Have you ever tried to draw a flowchart? If so, how many times have you done it so accurately reflects the company’s operation? I bet you have done it several times because it isn’t easy. Doesn’t matter which software you are using (there a plenty in the market) because by itself won’t tell you how to do it. Or if you decide to make it manually. The key element is how to turn the operation of the company or its areas, processes, transactions or even systems, among other things into a flowchart.

The first step is to get to know and understand the operation of the company, how an area works or how a system functions…that is to say, to know what you want to capture. You will need to obtain the information in order to understand. It will be useful to go over one of my articles posted in this blog “Foundations for work: how to get the information” where you can find tips.

After you get the information needed then you will have to decide if it is more convenient to draw by areas or job posts. All depends on how the information flows and how much detail you have. For example, if you want to capture the company’s operation in general it is best to make the flowchart using areas. But if you want to capture the recruitment and selection process in which several persons intervene, then it is best to include job posts so it can show the people who participates. There are other factors which affect such: as the size of the company, if the people who have the same job posts do the same, etc. There is no rule but only to be consistent on either using areas or job posts.

The second step is to know the flowchart symbols. For practical reasons the basic shapes are:

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You can draw a flowchart either vertical or horizontal. I find easier to draw horizontal, but feel free to do it as you want. Keep in mind to draw: there can be included several “starts”, “ends”, and as many activities as needed, decisions, systems, etc. What it is important to keep in mind is that the description included in the boxes, cylinders or diamonds should be as clear as possible; neat, straightforward to the point. If you need to add more information, then you can use a description process (like a footnote) to explain outside the flowchart more detail on that activity.

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Tip: Start by defining the areas or people who participates in the process. Then define which the trigger of your diagram is. It is the client? A supplier? An order from the CEO?

Be patience. You can start drawing the flowchart and in the middle realized that due on how the process flows, it is necessary to change the order of the areas or people involved. It is normal. Do it as many times needed so your flowchart “flows”…

It can also happen that at some point you realize that…you don’t have all the information needed! Either you forgot to ask it or during the interview, you didn’t cover it. This happens. Go back and ask as much information as needed. But do not invent or assume. You are trying to capture the company’s reality so it’s important to be objective, professional and do it according the results of the interview.

Usually this situation happens with Directors. My experience has been they are more focused talking about general aspects of the company rather than what they do.

Be precautious when the company has several people with the same job position. Regardless if they tell you to do the same thing, interview them. Not in group, individually. For example, if they are five persons, interview three. If what they say is the same, then you can extrapolate they do the same. I’ve found out that the Director, Manager or person in charge can tell you that his employees do the same but in reality they don’t. I’ve also found out that sometimes even the boss doesn’t know what its employees do! Or, unfortunately you realized there is a person that although you’ve interviewed when you try to capture on the flowchart his activities they don’t have nothing to do with what the area does. Or are the same activities of another person but in different area or job post.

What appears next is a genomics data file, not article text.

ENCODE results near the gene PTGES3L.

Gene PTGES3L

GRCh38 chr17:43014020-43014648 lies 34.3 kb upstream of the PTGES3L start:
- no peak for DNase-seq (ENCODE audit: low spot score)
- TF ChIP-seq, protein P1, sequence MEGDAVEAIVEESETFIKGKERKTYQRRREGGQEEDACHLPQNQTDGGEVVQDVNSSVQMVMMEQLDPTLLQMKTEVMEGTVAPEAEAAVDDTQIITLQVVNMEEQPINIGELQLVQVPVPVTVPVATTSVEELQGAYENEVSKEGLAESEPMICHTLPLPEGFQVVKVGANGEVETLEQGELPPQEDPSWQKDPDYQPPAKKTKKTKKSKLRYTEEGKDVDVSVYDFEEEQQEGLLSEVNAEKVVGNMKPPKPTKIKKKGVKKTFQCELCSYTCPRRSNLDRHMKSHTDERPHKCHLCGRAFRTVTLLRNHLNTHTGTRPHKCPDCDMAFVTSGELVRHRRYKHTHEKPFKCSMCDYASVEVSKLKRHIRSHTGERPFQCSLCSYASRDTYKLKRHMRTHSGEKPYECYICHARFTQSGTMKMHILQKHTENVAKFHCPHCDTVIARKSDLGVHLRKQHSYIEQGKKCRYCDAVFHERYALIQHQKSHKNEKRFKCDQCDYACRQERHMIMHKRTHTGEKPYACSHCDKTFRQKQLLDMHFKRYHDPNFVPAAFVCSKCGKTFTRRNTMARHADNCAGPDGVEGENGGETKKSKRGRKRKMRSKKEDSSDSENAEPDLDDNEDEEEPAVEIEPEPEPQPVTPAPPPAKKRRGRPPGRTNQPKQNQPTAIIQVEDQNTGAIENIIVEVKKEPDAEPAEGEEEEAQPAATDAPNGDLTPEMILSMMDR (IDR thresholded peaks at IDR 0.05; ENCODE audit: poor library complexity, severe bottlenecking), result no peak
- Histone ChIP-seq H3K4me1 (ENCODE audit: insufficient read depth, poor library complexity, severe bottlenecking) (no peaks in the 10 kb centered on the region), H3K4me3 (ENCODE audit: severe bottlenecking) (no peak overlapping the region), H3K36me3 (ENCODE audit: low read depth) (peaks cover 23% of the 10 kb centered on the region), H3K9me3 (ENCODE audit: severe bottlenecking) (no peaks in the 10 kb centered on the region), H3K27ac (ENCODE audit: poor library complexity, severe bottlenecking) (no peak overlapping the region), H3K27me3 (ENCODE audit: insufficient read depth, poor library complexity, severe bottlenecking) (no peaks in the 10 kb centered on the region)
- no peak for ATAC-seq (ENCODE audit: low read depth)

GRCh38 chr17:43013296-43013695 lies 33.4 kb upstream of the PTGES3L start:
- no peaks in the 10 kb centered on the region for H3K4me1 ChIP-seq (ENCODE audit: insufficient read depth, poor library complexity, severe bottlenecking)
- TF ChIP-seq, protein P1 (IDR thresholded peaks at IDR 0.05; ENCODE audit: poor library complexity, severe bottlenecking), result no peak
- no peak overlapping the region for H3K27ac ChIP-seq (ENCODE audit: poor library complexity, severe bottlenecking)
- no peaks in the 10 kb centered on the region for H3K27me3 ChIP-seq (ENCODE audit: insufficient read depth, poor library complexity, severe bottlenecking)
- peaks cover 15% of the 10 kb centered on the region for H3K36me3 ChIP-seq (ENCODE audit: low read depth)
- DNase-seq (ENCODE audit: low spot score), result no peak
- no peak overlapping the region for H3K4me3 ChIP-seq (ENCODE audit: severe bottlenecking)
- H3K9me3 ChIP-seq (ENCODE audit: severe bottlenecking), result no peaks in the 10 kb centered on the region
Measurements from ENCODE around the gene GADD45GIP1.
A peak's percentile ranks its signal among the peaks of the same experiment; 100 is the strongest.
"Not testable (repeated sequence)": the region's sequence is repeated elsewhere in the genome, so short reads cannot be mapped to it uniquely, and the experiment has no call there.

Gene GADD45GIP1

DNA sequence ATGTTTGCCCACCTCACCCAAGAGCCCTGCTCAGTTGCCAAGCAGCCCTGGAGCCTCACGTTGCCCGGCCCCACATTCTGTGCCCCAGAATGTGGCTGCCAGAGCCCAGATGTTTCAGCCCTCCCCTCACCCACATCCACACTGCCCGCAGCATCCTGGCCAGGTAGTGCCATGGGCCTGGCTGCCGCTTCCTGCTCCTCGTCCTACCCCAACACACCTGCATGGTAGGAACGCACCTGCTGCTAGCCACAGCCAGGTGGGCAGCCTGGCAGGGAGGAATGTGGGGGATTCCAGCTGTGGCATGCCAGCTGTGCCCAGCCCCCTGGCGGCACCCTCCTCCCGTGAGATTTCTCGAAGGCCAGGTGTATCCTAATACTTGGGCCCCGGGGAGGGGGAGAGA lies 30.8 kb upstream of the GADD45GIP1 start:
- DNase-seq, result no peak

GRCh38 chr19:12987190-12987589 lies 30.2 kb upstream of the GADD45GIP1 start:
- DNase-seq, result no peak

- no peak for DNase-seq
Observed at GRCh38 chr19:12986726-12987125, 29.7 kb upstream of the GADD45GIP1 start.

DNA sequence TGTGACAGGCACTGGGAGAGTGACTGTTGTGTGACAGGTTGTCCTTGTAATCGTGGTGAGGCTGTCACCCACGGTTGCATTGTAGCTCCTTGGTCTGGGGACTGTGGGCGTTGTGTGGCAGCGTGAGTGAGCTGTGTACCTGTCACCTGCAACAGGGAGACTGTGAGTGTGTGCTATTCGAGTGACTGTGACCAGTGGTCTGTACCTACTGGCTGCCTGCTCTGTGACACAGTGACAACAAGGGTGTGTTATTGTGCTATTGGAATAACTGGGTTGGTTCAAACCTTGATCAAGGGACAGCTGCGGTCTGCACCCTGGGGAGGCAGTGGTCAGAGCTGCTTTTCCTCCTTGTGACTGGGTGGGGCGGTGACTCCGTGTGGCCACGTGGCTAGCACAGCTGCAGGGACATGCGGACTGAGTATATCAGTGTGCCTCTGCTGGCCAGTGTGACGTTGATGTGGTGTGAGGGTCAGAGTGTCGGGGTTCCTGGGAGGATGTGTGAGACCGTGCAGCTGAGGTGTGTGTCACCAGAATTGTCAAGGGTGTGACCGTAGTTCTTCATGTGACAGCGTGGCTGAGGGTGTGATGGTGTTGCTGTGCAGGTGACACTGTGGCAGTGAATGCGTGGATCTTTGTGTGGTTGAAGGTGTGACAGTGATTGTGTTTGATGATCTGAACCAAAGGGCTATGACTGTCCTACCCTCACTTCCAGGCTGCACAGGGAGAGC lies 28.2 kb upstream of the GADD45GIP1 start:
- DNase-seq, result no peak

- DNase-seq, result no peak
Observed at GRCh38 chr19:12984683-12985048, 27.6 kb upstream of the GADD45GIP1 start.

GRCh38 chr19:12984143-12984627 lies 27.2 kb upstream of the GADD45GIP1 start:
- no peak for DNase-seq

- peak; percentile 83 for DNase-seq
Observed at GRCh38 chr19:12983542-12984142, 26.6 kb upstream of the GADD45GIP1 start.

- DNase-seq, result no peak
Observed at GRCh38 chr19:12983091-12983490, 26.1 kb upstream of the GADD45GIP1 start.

Yes, making a flowchart can give you lots of surprises! (To you and the Directors)

After you finished, print the flowchart, if needed paste the sheets (it all depends on its length) and look it from the distance. Is the flowchart understandable? Does it flow from left to right? Is it complete? Does it make sense?

Make as much attempts as necessary to make the answer of all these questions a YES.

The benefits of using flowcharts are:

-Understand the flow of transactions from its origin to be materialized in the financial statements.

-Understand how an area operates and how its activities are related or affect other areas.

-Corroborate what people are really doing.

-Identify which are the reporting lines and documents generated or used.

-Identify the manual and electronic activities. (The latest is identified as a system)

-Identify risks and controls. Find the risk source. (In the next article we’ll talk about Business Risk Management so you can understand the concepts and include them in your flowchart)

We can say making a flowchart is equivalent to “take a picture” on how the company operates or is. Tip: for better results, become what you want to draw. Become money, documents, systems… and ask yourself: if I were one of these, on how many hands would I be? How many people would touch me? Yes, you can have fun drawing!


By Mónica Ramírez Chimal, México

Partner of her own consultancy Firm, Asserto RSC:  www.TheAssertoRSC.com

Author of the books, “Don´t let them wash, Nor dry!” and “Make life yours!” published in Spanish and English. She has written several articles about risks, data protection, virtual currencies, money laundering. Monica is international lecturer and instructor and has been Internal Audit and Compliance Director for an international company.